Canal du Midi in Toulouse, France, was built in the 17th century. It also has the distinction of being the world's oldest working canal. It is also counted as one of France's engineering marvels. Because of its significance to the engineering world, as well as to the history and culture of France, the canal was declared a UNESCO World Heritage Site in 1999. It is essentially divided into two parts – the 211 kilometer-long Royal Languedoc Canal, which spans Marseille and Toulouse and the 200 kilometer-long Garonne Lateral Canal, which spans the length from Toulouse up to Castets-en-Dorthe. The entire canal is now called Canal du Midi. It was previously called the Canal des Deux Mers (which is French means 'Canal of two seas') as this connects the Mediterranean Sea and the Atlantic Ocean. Talk about building the canal has existed for quite some time, as people felt the need for a shortcut between the Mediterranean and the Atlantic. This would save not only on the length of time one has to sail (cutting the distance traveled to a mere tenth), but also avoid having to pass the hostile waters of Spain as well as the Barbary pirates plying the waters. The concept of a canal harked back to as early as the time of Roman emperor Nero. Other monarchs including Emperor Augustus, Charlemagne, Charles IX and Henri IV thought about it. It was only during Pierre-Paul Riquet's time that the talk became reality. With amazing engineering ingenuity, he figured out a way to properly channel the water by building a massive dam at Saint Ferreol. This dam was the very first reservoir that was used to feed the waterways of a canal. In all, the construction of the canal, which was a grand endeavor, took close to 12,000 laborers. It also took around 27 years to finish, with construction starting in 1667 and ended in 1694. Today, the Canal is a popular attraction, with a number of places that you should visit. Be sure to write Beziers, Ventenac en Minervois, Carcassonne, Fonseranes, Oppidum de Enserune and Sete in your list of places to visit when you are in Toulouse. Of course, the Canal also passes through Toulouse, with its magnificent attractions such as the St. Sernin's Basilica, the Capitol square and the 13th century Dominican monastery. At Naurouze Pass, you can find a memorial to Rique, the Obelisque de Rique. The pass is also the highest point in the canal. Nearby you can enjoy the amenities of Port-Lauragais, which has a modern marina. Then, drop by Castelnaudary, which has pottery shops that have been doing business over the centuries. At Homps, visit the wine museum as well as the castle of the Maltesse Knights. The Canal is great if you want to indulge in boating and fishing expeditions with friends. Along the canal, there are tree-lined paths for jogging and cycling. The Canal du Midi is a place of serenity and calm, it is where you can relax and hang out to breathe in the fresh air and to escape from the harried busyness of city life.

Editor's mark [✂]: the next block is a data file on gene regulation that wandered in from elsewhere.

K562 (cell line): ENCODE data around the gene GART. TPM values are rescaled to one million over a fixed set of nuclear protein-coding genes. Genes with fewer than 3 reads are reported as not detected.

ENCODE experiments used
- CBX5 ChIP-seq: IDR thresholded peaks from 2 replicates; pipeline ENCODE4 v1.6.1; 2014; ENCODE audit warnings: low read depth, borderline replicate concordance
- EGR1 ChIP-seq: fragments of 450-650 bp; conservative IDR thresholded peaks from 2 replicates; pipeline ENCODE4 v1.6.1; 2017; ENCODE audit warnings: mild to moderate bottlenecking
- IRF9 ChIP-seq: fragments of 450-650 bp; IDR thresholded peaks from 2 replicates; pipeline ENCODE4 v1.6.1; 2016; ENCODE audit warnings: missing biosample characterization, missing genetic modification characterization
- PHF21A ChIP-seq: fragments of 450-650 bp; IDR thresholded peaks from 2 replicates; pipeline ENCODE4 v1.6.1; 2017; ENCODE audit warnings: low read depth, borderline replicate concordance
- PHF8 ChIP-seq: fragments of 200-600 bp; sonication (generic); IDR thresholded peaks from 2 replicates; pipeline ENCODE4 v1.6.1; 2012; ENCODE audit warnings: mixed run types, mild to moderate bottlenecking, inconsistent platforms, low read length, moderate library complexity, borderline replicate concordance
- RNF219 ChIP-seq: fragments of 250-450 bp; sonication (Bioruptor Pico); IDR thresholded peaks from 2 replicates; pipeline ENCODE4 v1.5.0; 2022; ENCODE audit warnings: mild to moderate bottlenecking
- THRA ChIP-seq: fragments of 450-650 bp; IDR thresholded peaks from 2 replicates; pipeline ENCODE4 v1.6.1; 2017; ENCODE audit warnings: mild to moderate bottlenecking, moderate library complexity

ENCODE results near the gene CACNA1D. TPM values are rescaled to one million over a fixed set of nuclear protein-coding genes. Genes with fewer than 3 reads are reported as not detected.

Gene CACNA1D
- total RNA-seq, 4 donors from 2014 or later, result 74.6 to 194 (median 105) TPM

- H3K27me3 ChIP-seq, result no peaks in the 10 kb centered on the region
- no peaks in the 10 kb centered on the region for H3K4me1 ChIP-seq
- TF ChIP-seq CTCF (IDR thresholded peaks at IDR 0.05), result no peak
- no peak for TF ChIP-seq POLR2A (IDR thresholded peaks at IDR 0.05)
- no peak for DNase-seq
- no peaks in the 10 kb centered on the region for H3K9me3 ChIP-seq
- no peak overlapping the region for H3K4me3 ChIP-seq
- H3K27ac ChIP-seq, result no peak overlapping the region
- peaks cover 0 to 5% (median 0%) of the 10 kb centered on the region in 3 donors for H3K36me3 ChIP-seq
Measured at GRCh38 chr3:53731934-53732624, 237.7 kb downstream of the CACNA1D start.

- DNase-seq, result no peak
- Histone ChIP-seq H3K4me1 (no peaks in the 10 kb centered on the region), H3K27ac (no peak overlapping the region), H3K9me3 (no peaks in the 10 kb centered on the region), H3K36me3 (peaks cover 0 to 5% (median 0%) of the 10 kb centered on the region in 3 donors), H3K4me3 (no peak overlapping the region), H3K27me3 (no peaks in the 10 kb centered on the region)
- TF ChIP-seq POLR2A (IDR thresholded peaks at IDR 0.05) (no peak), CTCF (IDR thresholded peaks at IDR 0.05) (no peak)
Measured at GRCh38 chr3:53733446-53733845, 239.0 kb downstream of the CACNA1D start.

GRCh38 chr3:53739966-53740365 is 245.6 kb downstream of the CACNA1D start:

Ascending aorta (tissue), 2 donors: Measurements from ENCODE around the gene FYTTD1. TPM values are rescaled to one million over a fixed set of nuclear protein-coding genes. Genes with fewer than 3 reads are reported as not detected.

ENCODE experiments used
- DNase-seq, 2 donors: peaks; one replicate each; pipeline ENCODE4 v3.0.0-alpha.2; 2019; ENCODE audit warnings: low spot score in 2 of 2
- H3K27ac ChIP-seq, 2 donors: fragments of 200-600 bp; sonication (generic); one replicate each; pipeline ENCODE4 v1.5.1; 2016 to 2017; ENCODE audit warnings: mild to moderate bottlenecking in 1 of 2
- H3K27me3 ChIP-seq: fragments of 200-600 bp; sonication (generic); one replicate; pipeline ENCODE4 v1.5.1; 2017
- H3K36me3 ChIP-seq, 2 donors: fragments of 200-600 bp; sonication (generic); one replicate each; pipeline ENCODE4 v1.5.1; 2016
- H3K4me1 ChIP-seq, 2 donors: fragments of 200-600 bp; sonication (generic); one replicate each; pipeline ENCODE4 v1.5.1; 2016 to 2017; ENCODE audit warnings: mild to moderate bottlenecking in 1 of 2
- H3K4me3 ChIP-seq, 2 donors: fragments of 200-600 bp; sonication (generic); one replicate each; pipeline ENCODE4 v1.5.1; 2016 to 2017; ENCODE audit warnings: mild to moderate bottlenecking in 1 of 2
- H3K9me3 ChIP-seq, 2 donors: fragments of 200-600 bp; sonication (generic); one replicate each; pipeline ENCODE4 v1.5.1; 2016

Canal du Midi